What happened to Sri Lanka?
In early 2022, Sri Lanka had already faced hardships for more than a decade. Ever since their independence in 1948, this was the worst economic crisis they had ever seen. Power cuts, unaffordably expensive fuel, food and water shortages, and the cessation of most public services caused protests to break out in the capital of Colombo.
As a result, the country had to buy goods using foreign exchange – that is, from abroad. With its foreign debt climbing exponentially, it even missed a sovereign interest payment in May 2022. That damaged its reputation as a reliable borrower, making it harder to find lenders.
According to the United Nations Development Programme (UNDP) report, roughly 56% of the population was left vulnerable across three dimensions – education, health and disaster, and living standards.
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Impact of the COVID-19 pandemic
The COVID-19 had a huge contribution to Sri Lanka’s worsening economic situation. The pandemic exposed the weaknesses in its social welfare and economic system. Shocks to the largest earning sectors in the country – tourism, food, and agriculture – put everything else under strain.
Sudden and exponential rise in prices of goods like turmeric powder, sugar, gas, bakery items were unbearable for most Sri Lankan people. Unemployment was rising and clocked at around 5.5%. Most households were pessimistic about their future in the country.
Tackling the crisis
In the face of massive protests that were mostly directed towards President Gotabaya Rajapaksa’s non-functional government, the government was forced to let go of their reign. Prime Minister Ranil Wickremesinghe took charge and declared a country-wide emergency.
Foreign debt has constantly been mounting for Sri Lanka. It owes more than a billion dollars to India and close to $7 billion to China. Hence, recently, it was forced to change taxation rules and restructure its economy to receive an aid debt package from the International Monetary Fund (IMF) worth $3 billion.
This is not the only debt package they’ve received though. Earlier the same year, they received a $600 million loan from the IMF, which they blew through pretty fast.
In an attempt to raise funds, the government decided to privatise their national airline and restructure the public sector. Income taxes for the wealthy were raised from just under 13% to more than 36% in this time period.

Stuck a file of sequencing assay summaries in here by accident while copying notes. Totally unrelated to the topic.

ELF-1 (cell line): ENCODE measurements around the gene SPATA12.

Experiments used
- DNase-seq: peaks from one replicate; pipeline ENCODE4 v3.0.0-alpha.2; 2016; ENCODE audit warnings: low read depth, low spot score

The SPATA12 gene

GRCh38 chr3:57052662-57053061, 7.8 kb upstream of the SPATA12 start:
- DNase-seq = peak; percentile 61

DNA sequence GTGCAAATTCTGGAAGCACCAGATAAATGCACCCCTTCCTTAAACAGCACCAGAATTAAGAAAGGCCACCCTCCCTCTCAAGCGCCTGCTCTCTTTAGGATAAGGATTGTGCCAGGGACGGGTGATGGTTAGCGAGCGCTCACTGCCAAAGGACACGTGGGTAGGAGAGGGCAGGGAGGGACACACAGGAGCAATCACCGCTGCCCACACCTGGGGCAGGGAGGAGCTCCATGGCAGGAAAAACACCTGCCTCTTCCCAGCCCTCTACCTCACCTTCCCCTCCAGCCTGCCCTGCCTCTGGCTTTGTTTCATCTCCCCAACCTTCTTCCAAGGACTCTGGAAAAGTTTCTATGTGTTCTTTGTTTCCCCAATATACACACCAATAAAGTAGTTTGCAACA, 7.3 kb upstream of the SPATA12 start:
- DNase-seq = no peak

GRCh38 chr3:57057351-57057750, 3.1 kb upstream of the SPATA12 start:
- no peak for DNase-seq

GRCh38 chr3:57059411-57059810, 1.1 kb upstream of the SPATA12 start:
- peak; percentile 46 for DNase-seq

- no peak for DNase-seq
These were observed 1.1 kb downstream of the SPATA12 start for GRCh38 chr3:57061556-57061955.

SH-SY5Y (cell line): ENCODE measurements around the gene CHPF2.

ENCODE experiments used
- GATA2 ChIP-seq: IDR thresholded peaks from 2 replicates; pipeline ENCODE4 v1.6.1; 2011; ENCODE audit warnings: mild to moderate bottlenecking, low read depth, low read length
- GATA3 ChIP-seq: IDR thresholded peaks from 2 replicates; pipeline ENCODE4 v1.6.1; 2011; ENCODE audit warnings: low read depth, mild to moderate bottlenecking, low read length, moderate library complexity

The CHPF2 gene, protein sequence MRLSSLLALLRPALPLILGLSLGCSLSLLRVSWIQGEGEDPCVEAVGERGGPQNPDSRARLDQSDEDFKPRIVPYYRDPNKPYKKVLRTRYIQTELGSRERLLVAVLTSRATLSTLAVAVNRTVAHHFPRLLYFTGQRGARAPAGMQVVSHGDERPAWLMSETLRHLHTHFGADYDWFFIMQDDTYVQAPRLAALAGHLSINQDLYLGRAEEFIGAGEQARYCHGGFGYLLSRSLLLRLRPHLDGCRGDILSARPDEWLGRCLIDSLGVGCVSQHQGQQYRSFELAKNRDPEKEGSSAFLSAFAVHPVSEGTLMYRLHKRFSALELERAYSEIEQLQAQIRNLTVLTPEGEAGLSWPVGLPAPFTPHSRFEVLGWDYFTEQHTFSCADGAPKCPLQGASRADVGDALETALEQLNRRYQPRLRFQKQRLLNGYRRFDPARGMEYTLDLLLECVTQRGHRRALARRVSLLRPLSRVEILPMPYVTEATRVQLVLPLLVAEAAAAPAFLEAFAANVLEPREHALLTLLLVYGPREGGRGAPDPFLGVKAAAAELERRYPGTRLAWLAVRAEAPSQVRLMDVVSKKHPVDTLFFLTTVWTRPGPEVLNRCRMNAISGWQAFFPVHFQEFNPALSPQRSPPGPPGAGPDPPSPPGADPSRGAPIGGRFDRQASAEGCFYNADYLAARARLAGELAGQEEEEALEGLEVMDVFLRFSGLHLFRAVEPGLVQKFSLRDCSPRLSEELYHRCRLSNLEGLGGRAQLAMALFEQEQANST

There is some good news too. Tourism since the protests has risen by 30% and there’s a 76% jump in remittances to the country from abroad worth $3.2 billion. Reserves hit a 14-month high in May of this year at $3.5 billion. The Sri Lankan Rupee also appreciated by 3.5% against the dollar this year.
What’s the latest on the crisis?
While economists believe that the country is past the worst part of the crisis, its problems are far from over. In 2023, food, healthcare, and house rental costs are high and still increasing.
The poverty rate has doubled in the last year and is rising further. At the same time, negotiations to reorganise the government’s crippling debt burden are still uncertain.
Power costs have jumped more than 65% since February and affording electricity still remains an ordeal for most families in the country. Double digit inflation rates aren’t helping either.
Food inflation got to more than 95% in September 2022 and although the rate has come down in 2023, prices are still rising slowly but steadily.
Recovery and the Asia Cup 2023
Sri Lanka has, since the protests in 2021-22, recovered significantly. Since the IMF aid package was sanctioned and the economy underwent a massive overhaul, the country has come a long way. In 2023, it’s co-hosting the Asia Cup with Pakistan.
The premier tournament is by no means a cheap investment. With 6 teams participating, Sri Lanka’s coffers are definitely under strain. However, what is remarkable is how Sri Lanka has found the money to host large sports matches when only a year ago, it didn’t have enough to meet basic needs.
The story of how it has recovered from a state of desolation and desperation to one that’s somewhat more stable is worth remembering.
What can countries learn from Sri Lanka’s misfortune?
Sri Lanka’s sovereign debt is held by many countries but the bulk still belongs to its neighbours – China, India, and Japan. China, which is one of the biggest players in lending to Sri Lanka, shows no mercy.
Even after extensive negotiations, the country has not been willing to forgive any of Sri Lanka’s debt during the crisis. The money comes with several economic restrictions too, which squeeze the country further.
Over the last two decades, Sri Lanka’s debt has shifted from cheap lenders like the World Bank and the Asian Development Bank to mostly commercial banks. These banks are profit-driven and charge significant interest rates. In 2019, more than 55% of Sri Lanka’s debt was held by commercial banks, compared to less than 3% in 2004.
Here are some key takeaways:
- Managing debt prudently is key – Sri Lanka took a lot of debt to expand infrastructure projects that had questionable profitability. Countries should carefully evaluate the sustainability of borrowing money to finance projects and prioritise clear economic benefits.
- Foreign exchange is crucial – With Sri Lanka, most of its economic problems deteriorated when it had to start importing basic necessities using scarce foreign exchange. Countries must make sure that they maintain sufficient reserves to withstand economic shocks.
- Policy consistency and governmental stability – Frequent changes in governments and policy can take a toll on not only the economy but also the social well-being of people. Strong and stable governments that have the peoples’ best interests in mind are ideal.
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